SHP Virtual Open House
Considering a career in health care? Join us for a virtual open house session for prospective students and educators.
An Overview of SHP
About the School
The University of Texas MD Anderson Cancer Center School of Health Professions, in concert with the mission and visions of MD Anderson Cancer Center, is committed to the education of healthcare professionals, through formal academic programs that award institutional certificates and degrees in health sciences.
Kimberly Hoggatt Krumwiede, Ph.D., named Dean of MD Anderson's School of Health Professions
Kimberly Hoggatt Krumwiede received her Ph.D. in Learning Technologies from the University of North Texas. A certified medical illustrator, she received her master’s degree in medical illustration from UT Southwestern Medical Center after receiving undergraduate training in biology and art. Her current research involves finding innovating models that support interprofessional education (IPE) strategies and educational technology, as well as strategies to generalize, scale and sustain those models at different institutions.
Hoggatt Krumwiede has served as a faculty member at UT Southwestern for more than 25 years and has extensive experience in IPE; online learning; educational technology; diversity, equity and inclusion (DEI) efforts; and learning management and capture systems.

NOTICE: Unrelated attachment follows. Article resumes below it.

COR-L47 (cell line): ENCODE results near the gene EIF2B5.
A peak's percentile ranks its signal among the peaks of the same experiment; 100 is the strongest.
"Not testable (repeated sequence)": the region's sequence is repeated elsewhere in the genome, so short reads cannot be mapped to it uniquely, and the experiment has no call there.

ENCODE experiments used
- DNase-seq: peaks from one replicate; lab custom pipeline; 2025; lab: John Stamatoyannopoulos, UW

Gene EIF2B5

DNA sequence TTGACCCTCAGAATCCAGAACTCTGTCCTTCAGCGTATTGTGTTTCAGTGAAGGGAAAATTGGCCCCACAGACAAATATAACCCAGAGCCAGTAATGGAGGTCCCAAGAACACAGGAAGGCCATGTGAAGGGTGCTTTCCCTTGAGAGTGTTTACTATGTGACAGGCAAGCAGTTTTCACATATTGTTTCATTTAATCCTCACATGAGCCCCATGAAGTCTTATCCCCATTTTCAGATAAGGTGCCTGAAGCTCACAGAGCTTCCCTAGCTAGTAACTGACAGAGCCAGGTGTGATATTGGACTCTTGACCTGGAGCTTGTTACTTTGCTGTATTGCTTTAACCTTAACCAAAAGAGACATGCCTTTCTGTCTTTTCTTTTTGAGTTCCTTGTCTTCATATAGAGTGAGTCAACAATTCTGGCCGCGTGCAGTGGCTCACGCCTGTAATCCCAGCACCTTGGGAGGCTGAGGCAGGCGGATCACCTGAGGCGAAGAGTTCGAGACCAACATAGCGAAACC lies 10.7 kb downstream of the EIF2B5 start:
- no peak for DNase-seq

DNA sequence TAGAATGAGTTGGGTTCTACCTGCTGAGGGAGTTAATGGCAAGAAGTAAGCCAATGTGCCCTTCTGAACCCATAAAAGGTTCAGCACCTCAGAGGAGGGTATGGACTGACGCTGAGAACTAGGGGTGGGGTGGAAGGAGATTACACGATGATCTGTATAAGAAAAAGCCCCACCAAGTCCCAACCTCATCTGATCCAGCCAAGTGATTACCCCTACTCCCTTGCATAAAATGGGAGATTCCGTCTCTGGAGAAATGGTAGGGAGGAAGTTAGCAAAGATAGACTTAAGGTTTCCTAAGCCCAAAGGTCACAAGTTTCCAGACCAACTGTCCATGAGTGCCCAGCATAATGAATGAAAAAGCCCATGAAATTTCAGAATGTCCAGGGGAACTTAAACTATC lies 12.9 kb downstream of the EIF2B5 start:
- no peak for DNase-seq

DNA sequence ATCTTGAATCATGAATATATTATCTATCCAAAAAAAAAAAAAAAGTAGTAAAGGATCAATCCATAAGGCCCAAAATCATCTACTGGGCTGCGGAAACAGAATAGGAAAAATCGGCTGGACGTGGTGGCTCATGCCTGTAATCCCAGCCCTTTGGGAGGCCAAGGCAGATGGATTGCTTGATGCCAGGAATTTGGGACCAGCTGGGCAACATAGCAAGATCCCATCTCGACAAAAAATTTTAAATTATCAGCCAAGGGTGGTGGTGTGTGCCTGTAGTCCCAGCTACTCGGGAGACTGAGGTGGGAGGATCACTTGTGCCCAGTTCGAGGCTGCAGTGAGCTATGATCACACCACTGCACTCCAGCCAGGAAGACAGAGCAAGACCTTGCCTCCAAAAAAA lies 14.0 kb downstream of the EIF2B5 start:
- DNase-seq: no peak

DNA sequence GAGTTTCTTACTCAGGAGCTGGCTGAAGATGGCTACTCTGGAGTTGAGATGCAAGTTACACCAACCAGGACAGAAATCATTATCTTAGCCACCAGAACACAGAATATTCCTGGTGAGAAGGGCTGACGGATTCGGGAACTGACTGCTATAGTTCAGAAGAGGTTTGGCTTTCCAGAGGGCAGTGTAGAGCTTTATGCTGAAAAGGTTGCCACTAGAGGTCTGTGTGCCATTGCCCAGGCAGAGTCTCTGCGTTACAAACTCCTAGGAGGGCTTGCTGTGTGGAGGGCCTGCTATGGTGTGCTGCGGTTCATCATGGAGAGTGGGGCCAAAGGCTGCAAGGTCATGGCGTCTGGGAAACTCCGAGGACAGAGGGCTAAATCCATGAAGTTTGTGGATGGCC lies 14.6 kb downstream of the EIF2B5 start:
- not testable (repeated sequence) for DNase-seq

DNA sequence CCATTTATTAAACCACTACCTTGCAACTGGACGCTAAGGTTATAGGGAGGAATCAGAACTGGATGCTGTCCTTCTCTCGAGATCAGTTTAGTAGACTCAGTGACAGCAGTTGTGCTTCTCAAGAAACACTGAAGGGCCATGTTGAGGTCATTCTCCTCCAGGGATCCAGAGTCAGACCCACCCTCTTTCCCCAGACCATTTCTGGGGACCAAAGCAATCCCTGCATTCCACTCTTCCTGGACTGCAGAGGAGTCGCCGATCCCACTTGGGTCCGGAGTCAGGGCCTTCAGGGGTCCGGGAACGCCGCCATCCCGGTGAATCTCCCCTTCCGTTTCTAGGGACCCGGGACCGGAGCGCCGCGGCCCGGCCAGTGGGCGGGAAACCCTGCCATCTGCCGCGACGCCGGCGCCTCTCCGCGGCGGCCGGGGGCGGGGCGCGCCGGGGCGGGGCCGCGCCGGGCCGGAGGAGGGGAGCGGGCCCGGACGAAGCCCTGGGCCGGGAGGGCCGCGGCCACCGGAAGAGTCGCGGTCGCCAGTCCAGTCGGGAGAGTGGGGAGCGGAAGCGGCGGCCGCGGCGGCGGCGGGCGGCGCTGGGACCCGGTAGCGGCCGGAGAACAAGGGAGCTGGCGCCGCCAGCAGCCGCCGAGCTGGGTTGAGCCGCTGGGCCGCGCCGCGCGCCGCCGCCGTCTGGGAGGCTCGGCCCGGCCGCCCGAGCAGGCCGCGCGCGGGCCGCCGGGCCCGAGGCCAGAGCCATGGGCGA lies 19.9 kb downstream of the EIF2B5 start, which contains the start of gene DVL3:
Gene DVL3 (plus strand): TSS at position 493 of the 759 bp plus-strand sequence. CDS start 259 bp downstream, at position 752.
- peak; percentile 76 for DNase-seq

"I am excited to join the School of Health Professions and the MD Anderson community," Hoggatt Krumwiede said. "Together we will build upon the school’s already solid foundation and move into our next phase of education, growth and innovation to support collaborative patient-centered care and MD Anderson's mission to end cancer."
SHP by the Numbers
degree programs offered
students enrolled for 2021-22 academic year
estimated cost of 2021-22 tuition and fees for Texas residents
Detecting cell abnormalities
A histotechnologist prepares tissue for microscopic examination -- an important part of the process to establish and confirm a patient's diagnosis. Histotechnologists make the invisible world of tissue structure visible under a microscope.